Most useful textbook and academic posts of the week: May 21, 2021

Abraham Maslow once said, “If the only tool you have is a hammer, you tend to see every problem as a nail.” In this time of change in academia, catalyst by the past year of adaptations to learning processes as a result of the pandemic, there have been a multitude of problems and challenges. If there is a positive to the situation, however, it is that such problems have invoked creative responses and new tools shaping our future efforts.

In this week’s collection of posts from around the web, we see some new ideas for the future of our academic writing efforts.

Most useful textbook and academic posts of the week: March 5, 2021

As academics, we seek to gain and share knowledge, we look for answers and question the ones we know, and we encourage students and colleagues to continue learning and expanding their breadth of knowledge. But what happens when we don’t find an answer or, worse yet, don’t feel like we have the answer to give to someone else?

As academic and textbook authors, we are the authority – the knowledge source – in our discipline, so how could we possibly not have an answer to give, and if we don’t, then maybe we need to question whether we belong in that position of responsibility as a writer after all, don’t we?

Most useful textbook and academic posts of the week: July 24, 2020

How do you define improvement, achievement, and success? Benjamin Franklin said that “without continual growth and progress, such words as improvement, achievement, and success have no meaning.” So, how do you maintain continual growth and progress to gain improvement, achievement, and success in your academic writing?

Our collection of articles from around the web this week may offer some ideas for consideration. First, find the time to write, share what you know, and be open to the value of discussion. Second, look at ways to increase impact, use the right tools for conducting and disseminating research, and remain optimistic in the face of uncertainty. Finally, consider video as a way to promote yourself as an author, promote your work, and deliver better presentations online.

Most useful textbook and academic posts of the week: March 6, 2020

In this week’s collection of articles from around the web, we are presented with contradictions to norms and new thoughts on old processes in academic writing. “Let me never fall into the vulgar mistake of dreaming that I am persecuted whenever I am contradicted.” These words from Ralph Waldo Emerson remind us to be open-minded, to face challenges, contradictions and reviewer comments with receptiveness rather than defensiveness.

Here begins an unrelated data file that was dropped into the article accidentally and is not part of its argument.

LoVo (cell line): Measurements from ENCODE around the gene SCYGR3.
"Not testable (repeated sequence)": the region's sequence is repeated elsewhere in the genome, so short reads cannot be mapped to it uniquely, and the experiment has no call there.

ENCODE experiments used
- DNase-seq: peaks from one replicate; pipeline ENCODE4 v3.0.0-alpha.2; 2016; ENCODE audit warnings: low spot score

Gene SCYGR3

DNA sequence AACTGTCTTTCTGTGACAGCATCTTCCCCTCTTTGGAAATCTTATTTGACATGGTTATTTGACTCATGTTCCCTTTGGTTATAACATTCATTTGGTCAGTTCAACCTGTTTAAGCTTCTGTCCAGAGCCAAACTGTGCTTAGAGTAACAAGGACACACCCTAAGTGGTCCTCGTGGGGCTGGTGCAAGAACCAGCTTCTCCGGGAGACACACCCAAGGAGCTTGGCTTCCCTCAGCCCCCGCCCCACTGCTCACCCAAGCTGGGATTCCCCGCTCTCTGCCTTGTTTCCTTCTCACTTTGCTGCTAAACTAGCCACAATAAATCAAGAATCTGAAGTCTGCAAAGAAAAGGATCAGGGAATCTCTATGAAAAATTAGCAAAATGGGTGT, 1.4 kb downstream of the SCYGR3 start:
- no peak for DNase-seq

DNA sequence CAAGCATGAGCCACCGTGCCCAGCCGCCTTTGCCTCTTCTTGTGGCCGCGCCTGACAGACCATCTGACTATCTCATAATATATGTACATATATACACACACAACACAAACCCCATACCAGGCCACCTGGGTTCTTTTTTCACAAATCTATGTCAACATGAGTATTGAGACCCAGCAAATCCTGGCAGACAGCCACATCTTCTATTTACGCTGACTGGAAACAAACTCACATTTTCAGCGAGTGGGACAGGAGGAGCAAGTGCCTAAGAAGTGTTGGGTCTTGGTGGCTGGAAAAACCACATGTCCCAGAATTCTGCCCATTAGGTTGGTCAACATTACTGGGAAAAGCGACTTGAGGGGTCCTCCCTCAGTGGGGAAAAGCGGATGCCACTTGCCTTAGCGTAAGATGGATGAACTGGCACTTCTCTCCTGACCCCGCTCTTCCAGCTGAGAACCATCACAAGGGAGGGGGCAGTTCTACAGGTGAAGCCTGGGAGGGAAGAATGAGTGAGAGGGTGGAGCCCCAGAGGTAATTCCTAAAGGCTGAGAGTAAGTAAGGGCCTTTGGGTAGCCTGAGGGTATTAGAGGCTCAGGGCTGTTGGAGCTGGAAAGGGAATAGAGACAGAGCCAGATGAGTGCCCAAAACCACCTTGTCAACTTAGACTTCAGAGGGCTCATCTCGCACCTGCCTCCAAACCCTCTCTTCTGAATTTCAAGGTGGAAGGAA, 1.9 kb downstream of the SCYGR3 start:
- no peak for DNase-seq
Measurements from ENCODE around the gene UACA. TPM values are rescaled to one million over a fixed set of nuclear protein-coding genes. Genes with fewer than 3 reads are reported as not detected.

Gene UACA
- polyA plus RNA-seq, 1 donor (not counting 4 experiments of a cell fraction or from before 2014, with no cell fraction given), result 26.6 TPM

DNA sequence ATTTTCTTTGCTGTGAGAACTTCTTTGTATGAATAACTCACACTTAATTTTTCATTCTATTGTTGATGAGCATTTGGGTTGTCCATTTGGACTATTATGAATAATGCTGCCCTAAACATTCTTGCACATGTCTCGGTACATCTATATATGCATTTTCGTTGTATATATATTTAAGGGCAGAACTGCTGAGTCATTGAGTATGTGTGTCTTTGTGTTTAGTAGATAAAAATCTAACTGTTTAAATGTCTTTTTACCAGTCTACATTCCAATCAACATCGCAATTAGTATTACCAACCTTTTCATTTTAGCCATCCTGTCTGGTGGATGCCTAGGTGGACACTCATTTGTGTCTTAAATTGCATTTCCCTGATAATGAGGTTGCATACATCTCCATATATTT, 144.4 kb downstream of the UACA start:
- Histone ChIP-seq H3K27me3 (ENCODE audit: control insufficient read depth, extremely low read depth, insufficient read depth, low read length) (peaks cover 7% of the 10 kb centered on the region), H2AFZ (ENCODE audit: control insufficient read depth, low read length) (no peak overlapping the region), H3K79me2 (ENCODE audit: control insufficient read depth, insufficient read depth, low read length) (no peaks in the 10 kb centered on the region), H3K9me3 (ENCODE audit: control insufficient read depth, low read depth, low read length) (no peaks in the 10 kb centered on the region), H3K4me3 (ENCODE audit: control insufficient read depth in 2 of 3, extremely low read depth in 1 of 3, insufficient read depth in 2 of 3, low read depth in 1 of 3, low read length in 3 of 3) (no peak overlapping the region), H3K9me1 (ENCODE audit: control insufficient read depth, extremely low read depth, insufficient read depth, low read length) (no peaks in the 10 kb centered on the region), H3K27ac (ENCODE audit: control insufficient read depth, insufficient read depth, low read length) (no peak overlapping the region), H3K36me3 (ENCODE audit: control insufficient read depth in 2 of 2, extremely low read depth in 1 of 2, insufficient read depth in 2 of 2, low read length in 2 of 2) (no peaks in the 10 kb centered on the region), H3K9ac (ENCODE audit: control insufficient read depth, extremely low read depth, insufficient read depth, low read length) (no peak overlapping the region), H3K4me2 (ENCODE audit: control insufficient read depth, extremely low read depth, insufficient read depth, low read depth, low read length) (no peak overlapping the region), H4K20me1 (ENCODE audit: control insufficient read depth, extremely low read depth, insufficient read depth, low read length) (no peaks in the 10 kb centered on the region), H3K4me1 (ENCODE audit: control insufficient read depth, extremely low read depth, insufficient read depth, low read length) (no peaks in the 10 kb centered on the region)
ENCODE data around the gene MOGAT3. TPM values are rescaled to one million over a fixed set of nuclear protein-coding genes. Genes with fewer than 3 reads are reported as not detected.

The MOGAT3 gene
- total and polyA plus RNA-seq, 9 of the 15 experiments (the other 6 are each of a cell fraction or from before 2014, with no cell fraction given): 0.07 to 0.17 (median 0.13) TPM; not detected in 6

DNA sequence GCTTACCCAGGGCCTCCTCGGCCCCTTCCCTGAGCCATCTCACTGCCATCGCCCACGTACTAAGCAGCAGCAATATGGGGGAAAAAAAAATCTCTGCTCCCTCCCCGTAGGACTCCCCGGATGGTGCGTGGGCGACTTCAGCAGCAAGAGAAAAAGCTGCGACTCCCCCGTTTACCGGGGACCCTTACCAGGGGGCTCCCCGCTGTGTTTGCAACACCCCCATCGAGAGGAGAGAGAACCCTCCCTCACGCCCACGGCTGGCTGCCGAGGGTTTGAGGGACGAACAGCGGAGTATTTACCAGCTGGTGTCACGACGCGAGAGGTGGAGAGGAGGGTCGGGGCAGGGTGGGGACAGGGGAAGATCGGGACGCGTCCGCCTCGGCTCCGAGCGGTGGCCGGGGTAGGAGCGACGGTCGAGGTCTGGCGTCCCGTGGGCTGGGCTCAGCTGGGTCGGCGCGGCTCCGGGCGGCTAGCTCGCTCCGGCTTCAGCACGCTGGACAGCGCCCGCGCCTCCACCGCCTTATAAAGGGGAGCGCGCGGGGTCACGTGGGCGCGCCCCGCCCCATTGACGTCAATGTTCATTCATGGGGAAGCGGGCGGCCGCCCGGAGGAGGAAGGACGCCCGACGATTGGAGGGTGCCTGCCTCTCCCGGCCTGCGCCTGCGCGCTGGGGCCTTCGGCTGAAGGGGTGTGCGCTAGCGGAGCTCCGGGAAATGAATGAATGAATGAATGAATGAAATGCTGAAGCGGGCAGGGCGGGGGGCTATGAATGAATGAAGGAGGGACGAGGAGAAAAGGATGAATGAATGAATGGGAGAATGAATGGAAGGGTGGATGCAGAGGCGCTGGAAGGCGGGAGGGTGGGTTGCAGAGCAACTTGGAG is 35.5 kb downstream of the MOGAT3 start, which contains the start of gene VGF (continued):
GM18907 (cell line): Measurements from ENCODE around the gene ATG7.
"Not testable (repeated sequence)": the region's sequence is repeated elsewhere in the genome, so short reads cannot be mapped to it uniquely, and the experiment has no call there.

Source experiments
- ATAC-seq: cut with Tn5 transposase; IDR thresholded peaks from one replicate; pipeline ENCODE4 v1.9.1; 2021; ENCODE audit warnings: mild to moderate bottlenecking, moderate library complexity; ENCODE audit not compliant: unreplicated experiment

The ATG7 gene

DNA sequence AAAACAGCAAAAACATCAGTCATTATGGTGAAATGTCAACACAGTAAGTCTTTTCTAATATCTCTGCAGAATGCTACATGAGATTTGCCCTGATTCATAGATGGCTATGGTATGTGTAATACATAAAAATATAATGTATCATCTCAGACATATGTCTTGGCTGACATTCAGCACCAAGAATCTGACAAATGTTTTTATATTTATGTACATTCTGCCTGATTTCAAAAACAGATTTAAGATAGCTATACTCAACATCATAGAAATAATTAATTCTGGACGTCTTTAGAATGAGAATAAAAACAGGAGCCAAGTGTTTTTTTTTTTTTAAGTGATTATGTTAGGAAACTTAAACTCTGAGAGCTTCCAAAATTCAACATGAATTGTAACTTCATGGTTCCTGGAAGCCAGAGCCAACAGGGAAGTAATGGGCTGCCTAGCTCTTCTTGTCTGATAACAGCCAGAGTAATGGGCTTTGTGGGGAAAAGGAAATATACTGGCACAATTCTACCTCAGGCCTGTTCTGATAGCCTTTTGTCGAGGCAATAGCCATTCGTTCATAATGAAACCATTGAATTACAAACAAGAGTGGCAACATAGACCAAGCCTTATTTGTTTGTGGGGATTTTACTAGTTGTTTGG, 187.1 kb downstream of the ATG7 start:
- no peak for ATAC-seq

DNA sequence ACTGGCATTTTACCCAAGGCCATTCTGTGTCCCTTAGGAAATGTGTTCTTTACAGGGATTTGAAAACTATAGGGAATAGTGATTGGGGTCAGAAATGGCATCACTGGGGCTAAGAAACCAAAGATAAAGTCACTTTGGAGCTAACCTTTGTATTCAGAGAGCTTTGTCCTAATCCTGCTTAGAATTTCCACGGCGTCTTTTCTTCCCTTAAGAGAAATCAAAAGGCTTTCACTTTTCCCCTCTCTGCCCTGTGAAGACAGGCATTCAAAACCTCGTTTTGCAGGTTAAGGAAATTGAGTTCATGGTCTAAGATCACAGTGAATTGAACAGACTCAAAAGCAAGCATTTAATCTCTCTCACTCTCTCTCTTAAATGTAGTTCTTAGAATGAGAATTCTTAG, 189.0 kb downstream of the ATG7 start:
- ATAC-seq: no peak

Consider the benefits (rather than the distastefulness) of book blurbs, discussion on the discussion section of your papers, and ways to detect the crap in your research process. Examine what research looks like without a “publish or perish” mentality, for indigenous students, and when reflecting your work in your lifestyle choices – even the clothes that you wear. Finally, open up to the possibilities of open peer review and returning to academia from industry.

Academic environments are deeply rooted in tradition but are facing dramatic changes in process and perception. New ideas can bring with them resistance and opportunities. When faced with contradiction to your beliefs or work this week, consider the opportunity and resist the urge to feel persecuted. Happy writing!

Textbook and academic discussions – keep them going

If you were at the 31st Annual Textbook & Academic Authoring Conference in Santa Fe, NM last weekend, you know the excitement and passion this group of authors shared throughout each session and networking opportunity. For the nearly 100 participants in the roundtable discussions held Saturday afternoon, there was much to talk about and some incredible ideas shared in the groups. Many participants expressed an interest in continuing these conversations beyond the conference. To this end, we have used the roundtable discussion topics to start eight threads in our LinkedIn group for just that reason.

If you were in attendance, we’d love for you to get the conversation started by sharing notes from the session with our LinkedIn group. If you weren’t able to attend (or were participating in another roundtable at the time), please share your insight, ideas, and questions in any or all of the discussions linked below. The roundtables just got bigger! Welcome to the table!